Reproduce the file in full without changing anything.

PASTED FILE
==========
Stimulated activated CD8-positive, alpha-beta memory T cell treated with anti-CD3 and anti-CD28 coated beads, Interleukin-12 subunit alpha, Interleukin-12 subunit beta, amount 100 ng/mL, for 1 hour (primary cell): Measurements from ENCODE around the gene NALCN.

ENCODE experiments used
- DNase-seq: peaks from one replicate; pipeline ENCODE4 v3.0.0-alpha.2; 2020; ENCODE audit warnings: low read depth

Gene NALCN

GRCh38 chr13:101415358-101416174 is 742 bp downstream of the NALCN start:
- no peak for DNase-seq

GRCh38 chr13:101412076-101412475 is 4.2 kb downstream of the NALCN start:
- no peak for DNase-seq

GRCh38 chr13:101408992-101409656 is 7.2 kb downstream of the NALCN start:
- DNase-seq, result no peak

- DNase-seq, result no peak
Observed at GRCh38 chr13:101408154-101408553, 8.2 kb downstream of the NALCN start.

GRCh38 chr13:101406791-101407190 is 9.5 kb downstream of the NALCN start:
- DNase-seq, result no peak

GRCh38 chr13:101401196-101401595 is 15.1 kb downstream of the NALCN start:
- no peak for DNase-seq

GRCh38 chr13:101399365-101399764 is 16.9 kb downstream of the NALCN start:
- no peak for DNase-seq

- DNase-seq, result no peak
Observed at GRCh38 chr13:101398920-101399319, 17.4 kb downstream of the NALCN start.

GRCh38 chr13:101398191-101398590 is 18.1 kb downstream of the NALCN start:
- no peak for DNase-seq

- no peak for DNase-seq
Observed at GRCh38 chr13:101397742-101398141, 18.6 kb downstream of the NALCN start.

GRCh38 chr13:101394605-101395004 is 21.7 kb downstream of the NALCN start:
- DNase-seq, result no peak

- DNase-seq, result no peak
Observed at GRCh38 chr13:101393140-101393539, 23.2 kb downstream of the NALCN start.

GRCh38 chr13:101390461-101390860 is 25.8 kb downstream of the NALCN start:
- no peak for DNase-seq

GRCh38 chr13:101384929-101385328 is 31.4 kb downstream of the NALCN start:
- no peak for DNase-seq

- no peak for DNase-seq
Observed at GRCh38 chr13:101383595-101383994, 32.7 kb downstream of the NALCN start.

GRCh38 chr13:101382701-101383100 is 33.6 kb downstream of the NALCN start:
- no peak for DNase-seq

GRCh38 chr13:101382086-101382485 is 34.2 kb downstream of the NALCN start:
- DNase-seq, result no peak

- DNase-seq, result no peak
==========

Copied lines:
Stimulated activated CD8-positive, alpha-beta memory T cell treated with anti-CD3 and anti-CD28 coated beads, Interleukin-12 subunit alpha, Interleukin-12 subunit beta, amount 100 ng/mL, for 1 hour (primary cell): Measurements from ENCODE around the gene NALCN.

ENCODE experiments used
- DNase-seq: peaks from one replicate; pipeline ENCODE4 v3.0.0-alpha.2; 2020; ENCODE audit warnings: low read depth

Gene NALCN

GRCh38 chr13:101415358-101416174 is 742 bp downstream of the NALCN start:
- no peak for DNase-seq

GRCh38 chr13:101412076-101412475 is 4.2 kb downstream of the NALCN start:
- no peak for DNase-seq

GRCh38 chr13:101408992-101409656 is 7.2 kb downstream of the NALCN start:
- DNase-seq, result no peak

- DNase-seq, result no peak
Observed at GRCh38 chr13:101408154-101408553, 8.2 kb downstream of the NALCN start.

GRCh38 chr13:101406791-101407190 is 9.5 kb downstream of the NALCN start:
- DNase-seq, result no peak

GRCh38 chr13:101401196-101401595 is 15.1 kb downstream of the NALCN start:
- no peak for DNase-seq

GRCh38 chr13:101399365-101399764 is 16.9 kb downstream of the NALCN start:
- no peak for DNase-seq

- DNase-seq, result no peak
Observed at GRCh38 chr13:101398920-101399319, 17.4 kb downstream of the NALCN start.

GRCh38 chr13:101398191-101398590 is 18.1 kb downstream of the NALCN start:
- no peak for DNase-seq

- no peak for DNase-seq
Observed at GRCh38 chr13:101397742-101398141, 18.6 kb downstream of the NALCN start.

GRCh38 chr13:101394605-101395004 is 21.7 kb downstream of the NALCN start:
- DNase-seq, result no peak

- DNase-seq, result no peak
Observed at GRCh38 chr13:101393140-101393539, 23.2 kb downstream of the NALCN start.

GRCh38 chr13:101390461-101390860 is 25.8 kb downstream of the NALCN start:
- no peak for DNase-seq

GRCh38 chr13:101384929-101385328 is 31.4 kb downstream of the NALCN start:
- no peak for DNase-seq

- no peak for DNase-seq
Observed at GRCh38 chr13:101383595-101383994, 32.7 kb downstream of the NALCN start.

GRCh38 chr13:101382701-101383100 is 33.6 kb downstream of the NALCN start:
- no peak for DNase-seq

GRCh38 chr13:101382086-101382485 is 34.2 kb downstream of the NALCN start:
- DNase-seq, result no peak

- DNase-seq, result no peak